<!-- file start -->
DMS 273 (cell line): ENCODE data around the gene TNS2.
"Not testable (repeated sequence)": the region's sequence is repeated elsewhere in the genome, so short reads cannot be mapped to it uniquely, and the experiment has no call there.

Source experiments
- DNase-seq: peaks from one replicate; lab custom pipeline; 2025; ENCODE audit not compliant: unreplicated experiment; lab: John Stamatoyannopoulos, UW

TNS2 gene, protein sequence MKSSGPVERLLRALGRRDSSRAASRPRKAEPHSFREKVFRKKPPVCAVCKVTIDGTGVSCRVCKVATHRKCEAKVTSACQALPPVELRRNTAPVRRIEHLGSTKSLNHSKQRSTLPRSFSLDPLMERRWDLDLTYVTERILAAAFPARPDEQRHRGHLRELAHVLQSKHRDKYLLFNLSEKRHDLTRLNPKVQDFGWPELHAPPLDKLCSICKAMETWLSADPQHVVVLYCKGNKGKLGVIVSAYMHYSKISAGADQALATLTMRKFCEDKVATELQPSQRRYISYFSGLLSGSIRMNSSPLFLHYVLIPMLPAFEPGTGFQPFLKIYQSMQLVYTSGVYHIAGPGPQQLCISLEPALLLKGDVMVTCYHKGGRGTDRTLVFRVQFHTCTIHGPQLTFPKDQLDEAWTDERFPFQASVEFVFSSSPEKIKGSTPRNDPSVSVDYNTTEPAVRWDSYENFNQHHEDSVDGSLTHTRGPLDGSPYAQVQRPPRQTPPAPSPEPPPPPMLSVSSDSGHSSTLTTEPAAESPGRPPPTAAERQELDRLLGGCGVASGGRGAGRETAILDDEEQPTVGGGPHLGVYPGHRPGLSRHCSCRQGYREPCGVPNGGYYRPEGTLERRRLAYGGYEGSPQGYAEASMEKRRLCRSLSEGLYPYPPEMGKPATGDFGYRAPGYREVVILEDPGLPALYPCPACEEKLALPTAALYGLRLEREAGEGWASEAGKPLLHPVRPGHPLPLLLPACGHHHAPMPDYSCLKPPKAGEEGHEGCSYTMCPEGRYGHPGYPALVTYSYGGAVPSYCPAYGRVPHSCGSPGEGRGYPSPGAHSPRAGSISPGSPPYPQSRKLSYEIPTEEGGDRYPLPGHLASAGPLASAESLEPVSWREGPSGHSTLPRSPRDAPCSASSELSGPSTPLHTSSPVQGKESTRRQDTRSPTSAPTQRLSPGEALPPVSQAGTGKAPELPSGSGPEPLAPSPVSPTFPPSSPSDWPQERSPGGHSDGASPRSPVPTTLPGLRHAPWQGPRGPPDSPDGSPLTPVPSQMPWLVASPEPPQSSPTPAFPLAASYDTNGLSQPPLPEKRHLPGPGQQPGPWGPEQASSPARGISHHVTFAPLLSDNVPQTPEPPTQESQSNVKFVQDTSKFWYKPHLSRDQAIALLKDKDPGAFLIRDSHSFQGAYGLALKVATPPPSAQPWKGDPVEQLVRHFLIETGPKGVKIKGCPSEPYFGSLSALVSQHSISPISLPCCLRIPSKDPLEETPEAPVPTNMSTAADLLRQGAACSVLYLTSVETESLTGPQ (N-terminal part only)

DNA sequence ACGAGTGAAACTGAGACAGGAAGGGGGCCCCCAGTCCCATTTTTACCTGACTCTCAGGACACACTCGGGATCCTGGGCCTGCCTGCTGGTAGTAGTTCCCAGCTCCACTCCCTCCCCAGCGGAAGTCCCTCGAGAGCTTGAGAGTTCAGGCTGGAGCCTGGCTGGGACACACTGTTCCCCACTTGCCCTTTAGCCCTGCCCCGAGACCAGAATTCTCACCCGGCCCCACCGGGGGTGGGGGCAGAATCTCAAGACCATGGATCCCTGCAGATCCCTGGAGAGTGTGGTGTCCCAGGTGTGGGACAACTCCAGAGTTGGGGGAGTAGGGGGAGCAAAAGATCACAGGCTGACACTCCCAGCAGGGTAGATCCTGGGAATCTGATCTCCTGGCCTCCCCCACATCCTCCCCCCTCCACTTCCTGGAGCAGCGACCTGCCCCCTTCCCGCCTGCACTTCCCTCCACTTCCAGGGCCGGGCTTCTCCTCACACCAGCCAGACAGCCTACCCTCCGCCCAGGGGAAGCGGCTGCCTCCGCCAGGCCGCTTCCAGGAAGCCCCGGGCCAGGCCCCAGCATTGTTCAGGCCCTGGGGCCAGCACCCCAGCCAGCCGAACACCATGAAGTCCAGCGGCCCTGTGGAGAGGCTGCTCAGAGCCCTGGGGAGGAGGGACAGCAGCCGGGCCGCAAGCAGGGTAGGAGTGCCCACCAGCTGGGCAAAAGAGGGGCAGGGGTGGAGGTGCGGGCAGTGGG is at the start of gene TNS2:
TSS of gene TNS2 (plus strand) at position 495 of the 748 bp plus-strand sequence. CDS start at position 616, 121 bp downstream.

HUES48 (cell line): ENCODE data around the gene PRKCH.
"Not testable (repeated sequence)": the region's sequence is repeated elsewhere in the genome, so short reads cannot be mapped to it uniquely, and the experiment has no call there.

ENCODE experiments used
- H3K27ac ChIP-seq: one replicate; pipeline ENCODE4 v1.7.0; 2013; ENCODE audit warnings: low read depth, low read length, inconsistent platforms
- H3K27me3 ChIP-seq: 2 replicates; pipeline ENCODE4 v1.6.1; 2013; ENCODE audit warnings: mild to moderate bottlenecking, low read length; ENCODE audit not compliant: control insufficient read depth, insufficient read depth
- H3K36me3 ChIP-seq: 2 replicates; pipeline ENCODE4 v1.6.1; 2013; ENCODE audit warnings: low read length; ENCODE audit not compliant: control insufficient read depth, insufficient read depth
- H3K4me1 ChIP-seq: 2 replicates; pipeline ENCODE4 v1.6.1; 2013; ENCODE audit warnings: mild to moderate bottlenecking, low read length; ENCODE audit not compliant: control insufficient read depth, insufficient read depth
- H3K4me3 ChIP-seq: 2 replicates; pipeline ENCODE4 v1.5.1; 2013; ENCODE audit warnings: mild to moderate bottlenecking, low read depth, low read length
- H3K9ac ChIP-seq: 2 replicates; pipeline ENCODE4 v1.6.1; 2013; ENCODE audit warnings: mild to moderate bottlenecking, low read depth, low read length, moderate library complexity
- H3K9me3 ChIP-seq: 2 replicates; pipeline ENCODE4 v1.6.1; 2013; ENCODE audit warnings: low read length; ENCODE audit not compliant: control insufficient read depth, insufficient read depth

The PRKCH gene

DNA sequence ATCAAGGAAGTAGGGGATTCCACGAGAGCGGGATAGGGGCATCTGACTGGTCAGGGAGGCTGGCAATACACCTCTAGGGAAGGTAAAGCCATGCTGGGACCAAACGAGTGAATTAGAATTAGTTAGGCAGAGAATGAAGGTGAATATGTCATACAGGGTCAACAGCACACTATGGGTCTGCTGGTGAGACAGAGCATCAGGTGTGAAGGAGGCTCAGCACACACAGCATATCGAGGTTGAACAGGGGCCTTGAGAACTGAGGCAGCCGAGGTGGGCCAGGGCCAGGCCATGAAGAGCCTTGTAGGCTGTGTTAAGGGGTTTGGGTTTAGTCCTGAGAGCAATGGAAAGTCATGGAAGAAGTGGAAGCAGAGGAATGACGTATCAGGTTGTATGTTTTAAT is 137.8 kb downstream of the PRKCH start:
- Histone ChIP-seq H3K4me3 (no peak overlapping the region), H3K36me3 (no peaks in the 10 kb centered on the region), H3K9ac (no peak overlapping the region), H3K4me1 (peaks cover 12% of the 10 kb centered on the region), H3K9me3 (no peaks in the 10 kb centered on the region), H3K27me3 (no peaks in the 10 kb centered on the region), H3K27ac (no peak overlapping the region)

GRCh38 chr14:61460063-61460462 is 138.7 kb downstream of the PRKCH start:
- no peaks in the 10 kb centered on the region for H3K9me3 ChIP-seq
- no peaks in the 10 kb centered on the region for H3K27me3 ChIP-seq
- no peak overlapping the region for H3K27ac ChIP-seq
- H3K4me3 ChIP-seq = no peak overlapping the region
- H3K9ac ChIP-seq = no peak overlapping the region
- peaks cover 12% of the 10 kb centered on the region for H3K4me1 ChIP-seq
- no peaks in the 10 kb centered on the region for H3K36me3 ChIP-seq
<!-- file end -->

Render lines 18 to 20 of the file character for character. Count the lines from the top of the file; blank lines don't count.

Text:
The PRKCH gene

DNA sequence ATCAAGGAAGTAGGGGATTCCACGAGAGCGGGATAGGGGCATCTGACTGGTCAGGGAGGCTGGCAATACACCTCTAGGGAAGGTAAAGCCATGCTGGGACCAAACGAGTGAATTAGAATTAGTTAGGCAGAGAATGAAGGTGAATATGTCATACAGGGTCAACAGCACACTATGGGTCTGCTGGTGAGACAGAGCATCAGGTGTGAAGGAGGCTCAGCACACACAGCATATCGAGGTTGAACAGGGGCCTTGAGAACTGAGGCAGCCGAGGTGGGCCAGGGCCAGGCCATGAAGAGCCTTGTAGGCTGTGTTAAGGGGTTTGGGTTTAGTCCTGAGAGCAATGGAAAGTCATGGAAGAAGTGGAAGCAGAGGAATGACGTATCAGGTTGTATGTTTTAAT is 137.8 kb downstream of the PRKCH start:
- Histone ChIP-seq H3K4me3 (no peak overlapping the region), H3K36me3 (no peaks in the 10 kb centered on the region), H3K9ac (no peak overlapping the region), H3K4me1 (peaks cover 12% of the 10 kb centered on the region), H3K9me3 (no peaks in the 10 kb centered on the region), H3K27me3 (no peaks in the 10 kb centered on the region), H3K27ac (no peak overlapping the region)